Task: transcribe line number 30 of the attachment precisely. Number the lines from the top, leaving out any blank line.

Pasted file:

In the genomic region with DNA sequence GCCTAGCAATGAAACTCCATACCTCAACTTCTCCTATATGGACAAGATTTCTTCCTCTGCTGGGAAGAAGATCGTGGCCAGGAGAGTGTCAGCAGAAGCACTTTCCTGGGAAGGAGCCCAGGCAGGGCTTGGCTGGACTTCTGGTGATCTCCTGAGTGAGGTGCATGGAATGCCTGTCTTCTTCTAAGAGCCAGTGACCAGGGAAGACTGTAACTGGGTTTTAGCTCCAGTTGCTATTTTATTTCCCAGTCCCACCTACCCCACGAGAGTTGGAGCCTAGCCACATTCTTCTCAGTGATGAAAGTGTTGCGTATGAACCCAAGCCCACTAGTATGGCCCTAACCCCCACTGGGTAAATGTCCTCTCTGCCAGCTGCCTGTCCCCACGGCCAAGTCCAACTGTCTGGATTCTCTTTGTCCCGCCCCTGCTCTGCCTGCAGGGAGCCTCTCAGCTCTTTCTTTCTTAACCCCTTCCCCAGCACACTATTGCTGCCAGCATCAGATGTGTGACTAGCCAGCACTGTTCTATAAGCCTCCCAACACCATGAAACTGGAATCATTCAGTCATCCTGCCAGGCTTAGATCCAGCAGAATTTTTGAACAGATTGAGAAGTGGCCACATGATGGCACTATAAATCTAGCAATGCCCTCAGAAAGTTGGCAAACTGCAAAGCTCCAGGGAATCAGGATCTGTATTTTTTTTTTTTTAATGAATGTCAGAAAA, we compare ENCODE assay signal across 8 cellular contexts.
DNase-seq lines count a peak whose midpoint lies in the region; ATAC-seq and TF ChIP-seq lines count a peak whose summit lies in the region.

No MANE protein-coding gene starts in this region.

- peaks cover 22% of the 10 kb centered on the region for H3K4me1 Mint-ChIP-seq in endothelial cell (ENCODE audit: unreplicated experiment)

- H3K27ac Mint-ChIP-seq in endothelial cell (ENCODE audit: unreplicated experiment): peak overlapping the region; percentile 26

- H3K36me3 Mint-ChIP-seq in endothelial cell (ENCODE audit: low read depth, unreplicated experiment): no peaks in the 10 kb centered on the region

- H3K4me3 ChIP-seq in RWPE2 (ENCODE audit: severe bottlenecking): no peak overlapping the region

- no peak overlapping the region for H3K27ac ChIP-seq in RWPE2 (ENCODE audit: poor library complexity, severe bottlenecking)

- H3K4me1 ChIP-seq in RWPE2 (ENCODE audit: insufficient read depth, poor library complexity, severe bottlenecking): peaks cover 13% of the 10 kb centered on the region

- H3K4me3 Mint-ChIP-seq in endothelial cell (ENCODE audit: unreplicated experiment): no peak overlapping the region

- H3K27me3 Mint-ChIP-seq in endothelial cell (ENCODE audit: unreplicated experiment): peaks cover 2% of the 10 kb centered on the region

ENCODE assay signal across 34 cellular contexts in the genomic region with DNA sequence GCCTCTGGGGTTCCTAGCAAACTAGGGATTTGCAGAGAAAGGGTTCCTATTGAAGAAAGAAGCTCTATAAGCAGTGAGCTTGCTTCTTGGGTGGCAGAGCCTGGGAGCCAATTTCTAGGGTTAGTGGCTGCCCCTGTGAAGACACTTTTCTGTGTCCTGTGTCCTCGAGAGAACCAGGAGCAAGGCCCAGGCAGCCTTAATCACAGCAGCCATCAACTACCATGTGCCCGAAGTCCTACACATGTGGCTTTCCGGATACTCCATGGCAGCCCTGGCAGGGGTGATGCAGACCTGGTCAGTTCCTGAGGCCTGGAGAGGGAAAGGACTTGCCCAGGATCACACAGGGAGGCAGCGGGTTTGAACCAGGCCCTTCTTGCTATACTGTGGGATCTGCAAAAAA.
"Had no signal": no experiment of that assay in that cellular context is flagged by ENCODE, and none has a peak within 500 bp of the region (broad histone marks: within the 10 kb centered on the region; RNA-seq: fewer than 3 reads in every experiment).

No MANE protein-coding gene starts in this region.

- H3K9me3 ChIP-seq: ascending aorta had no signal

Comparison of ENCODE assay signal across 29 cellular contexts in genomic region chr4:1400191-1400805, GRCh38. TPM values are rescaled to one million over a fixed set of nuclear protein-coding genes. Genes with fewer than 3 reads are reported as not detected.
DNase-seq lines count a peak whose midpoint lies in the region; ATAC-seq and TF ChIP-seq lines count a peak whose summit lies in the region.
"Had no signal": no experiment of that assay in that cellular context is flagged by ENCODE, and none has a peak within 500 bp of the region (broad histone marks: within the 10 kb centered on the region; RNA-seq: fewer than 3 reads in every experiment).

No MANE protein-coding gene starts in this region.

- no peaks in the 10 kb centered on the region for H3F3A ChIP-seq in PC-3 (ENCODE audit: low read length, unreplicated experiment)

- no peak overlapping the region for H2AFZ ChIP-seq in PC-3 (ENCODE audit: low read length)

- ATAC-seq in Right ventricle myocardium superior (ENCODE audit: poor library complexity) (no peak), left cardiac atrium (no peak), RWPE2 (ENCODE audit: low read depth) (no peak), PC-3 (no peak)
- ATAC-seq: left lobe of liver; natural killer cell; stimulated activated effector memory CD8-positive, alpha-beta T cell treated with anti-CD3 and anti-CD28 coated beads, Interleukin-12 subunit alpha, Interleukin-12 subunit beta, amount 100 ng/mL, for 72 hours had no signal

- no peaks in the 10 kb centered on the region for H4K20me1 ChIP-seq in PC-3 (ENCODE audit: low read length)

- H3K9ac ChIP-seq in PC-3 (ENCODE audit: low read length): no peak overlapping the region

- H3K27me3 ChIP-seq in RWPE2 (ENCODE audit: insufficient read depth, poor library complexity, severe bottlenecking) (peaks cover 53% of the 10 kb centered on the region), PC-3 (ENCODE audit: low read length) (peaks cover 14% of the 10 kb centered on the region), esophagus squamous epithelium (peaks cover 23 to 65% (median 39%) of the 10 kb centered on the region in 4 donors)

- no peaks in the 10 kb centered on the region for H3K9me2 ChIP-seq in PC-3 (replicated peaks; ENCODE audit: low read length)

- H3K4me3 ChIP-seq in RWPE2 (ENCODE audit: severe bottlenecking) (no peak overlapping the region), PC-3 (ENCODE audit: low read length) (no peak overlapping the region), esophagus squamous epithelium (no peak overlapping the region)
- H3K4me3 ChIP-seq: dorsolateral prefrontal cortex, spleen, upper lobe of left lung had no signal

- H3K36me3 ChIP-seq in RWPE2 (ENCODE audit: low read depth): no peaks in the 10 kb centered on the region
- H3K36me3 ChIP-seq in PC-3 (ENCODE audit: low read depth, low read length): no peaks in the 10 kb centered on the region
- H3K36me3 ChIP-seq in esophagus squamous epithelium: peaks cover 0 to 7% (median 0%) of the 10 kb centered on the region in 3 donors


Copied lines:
- H3K36me3 ChIP-seq in RWPE2 (ENCODE audit: low read depth): no peaks in the 10 kb centered on the region